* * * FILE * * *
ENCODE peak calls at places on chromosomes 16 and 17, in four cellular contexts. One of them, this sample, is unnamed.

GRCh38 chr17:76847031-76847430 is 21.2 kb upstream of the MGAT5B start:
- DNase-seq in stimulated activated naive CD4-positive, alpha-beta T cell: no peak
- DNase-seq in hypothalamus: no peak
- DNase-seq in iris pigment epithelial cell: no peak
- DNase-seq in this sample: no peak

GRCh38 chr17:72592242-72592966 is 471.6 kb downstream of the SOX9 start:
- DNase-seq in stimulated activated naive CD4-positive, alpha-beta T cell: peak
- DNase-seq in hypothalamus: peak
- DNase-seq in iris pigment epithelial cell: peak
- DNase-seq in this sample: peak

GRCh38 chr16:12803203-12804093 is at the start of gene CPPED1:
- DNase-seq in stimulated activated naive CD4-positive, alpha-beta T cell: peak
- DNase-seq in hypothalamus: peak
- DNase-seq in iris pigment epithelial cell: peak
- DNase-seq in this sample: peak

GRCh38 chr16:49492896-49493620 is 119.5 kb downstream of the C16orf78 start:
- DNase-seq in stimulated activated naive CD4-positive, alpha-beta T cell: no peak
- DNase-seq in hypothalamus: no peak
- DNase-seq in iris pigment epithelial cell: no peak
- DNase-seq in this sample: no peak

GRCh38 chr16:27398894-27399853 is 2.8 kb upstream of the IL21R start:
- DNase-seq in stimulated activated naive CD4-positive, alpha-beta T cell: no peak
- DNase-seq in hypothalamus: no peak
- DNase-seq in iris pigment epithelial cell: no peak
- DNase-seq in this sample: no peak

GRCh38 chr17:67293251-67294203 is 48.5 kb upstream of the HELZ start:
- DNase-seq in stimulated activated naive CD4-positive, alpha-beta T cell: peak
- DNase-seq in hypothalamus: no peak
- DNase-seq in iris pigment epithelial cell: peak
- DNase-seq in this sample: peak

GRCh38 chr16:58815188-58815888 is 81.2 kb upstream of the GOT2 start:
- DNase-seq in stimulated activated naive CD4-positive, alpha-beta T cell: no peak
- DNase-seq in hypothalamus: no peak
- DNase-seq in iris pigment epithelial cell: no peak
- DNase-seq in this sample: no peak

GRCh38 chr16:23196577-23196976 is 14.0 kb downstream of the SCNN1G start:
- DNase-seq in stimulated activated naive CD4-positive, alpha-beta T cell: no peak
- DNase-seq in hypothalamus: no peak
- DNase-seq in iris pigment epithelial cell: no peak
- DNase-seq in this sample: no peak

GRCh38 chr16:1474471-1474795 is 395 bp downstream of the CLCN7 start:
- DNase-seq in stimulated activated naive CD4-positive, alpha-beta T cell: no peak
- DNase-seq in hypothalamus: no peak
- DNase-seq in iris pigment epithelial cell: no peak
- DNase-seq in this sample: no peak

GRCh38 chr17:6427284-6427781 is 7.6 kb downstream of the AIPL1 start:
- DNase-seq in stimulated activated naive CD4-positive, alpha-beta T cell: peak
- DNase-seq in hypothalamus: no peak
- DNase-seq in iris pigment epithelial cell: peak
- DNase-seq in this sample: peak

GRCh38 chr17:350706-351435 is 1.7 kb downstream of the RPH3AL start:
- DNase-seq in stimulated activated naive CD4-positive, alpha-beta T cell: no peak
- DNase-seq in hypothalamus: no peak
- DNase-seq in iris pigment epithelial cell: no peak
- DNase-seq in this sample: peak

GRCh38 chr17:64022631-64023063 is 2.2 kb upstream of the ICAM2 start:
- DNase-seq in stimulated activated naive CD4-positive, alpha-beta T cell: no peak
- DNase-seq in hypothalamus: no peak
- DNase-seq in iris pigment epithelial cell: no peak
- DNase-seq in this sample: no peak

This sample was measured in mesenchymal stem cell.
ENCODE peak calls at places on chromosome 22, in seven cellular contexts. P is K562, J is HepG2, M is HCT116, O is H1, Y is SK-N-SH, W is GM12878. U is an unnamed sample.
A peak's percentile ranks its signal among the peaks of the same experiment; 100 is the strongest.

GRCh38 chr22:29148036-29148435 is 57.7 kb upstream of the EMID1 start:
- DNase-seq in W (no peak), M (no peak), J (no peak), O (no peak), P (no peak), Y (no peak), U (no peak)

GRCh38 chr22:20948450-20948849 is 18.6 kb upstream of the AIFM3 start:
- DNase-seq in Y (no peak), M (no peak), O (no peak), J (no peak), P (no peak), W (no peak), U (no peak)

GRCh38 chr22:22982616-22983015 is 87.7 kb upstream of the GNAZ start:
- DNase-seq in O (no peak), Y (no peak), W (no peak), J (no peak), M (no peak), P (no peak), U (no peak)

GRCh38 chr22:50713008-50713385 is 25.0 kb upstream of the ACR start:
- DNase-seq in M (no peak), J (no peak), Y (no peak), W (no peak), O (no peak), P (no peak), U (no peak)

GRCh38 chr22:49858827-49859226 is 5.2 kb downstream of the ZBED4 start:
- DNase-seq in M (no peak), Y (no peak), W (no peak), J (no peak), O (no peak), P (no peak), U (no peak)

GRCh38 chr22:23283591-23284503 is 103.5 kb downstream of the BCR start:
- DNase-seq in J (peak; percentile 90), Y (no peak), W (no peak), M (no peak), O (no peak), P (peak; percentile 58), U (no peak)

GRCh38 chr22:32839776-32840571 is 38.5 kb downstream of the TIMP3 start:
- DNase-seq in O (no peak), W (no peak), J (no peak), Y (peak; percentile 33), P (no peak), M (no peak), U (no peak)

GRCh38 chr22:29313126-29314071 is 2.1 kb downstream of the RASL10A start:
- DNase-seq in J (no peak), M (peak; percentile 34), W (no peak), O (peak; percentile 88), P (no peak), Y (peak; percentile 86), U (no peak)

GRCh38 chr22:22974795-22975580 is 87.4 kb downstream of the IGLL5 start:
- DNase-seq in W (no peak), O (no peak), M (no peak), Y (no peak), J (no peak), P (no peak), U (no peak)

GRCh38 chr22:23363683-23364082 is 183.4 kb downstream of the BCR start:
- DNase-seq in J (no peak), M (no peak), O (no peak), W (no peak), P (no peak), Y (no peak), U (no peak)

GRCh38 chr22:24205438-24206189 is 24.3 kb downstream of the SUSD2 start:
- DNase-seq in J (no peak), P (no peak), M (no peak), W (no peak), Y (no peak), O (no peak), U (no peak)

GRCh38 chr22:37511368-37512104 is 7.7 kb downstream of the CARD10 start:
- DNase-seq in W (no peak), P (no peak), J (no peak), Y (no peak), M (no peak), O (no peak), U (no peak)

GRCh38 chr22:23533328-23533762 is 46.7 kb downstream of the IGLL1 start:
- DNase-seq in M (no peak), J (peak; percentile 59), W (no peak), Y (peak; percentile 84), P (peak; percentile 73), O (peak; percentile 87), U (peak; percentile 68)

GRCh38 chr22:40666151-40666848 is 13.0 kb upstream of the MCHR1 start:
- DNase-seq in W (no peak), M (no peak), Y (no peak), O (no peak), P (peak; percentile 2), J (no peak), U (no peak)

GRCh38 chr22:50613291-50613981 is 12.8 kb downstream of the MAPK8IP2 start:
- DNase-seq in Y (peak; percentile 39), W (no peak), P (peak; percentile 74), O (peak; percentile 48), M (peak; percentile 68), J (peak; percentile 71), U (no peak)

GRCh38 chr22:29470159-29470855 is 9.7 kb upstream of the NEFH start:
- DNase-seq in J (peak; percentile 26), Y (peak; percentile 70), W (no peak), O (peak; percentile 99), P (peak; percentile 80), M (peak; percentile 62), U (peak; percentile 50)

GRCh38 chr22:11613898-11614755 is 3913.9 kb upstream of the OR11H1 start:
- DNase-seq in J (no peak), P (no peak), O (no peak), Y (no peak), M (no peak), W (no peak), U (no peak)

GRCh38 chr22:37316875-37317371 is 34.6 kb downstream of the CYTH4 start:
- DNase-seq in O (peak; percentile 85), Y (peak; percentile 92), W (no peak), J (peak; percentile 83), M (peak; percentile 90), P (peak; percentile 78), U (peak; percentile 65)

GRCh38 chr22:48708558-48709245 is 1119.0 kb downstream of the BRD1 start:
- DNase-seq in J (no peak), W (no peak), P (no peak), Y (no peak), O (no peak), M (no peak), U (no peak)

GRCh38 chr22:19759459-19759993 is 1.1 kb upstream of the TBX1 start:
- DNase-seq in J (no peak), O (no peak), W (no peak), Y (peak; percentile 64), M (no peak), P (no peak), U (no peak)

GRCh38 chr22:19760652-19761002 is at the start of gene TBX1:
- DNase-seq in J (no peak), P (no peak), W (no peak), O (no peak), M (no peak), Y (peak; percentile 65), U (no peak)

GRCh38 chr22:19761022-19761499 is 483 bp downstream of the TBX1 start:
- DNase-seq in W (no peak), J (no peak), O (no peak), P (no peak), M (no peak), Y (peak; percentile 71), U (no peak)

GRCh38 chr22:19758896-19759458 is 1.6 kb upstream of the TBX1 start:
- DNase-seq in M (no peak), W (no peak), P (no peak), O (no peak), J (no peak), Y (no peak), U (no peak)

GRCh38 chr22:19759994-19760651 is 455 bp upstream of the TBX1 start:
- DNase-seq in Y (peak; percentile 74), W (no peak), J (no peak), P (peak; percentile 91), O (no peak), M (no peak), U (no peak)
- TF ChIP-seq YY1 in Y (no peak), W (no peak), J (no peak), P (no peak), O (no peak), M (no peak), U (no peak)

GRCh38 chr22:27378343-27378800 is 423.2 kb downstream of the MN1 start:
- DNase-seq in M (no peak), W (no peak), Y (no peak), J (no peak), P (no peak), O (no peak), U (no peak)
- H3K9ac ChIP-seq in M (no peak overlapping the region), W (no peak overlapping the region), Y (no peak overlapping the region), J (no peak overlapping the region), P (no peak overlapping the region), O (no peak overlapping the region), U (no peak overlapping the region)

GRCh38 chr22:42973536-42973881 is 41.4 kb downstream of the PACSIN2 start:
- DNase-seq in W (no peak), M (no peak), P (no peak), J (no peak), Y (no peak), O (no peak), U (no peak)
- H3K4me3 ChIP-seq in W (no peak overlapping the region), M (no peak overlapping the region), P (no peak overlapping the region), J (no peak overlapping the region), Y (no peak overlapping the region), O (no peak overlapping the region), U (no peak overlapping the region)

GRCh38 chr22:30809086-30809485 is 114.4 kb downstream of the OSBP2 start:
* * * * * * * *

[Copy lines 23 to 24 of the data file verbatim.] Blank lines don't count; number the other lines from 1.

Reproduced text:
- DNase-seq in stimulated activated naive CD4-positive, alpha-beta T cell: no peak
- DNase-seq in hypothalamus: no peak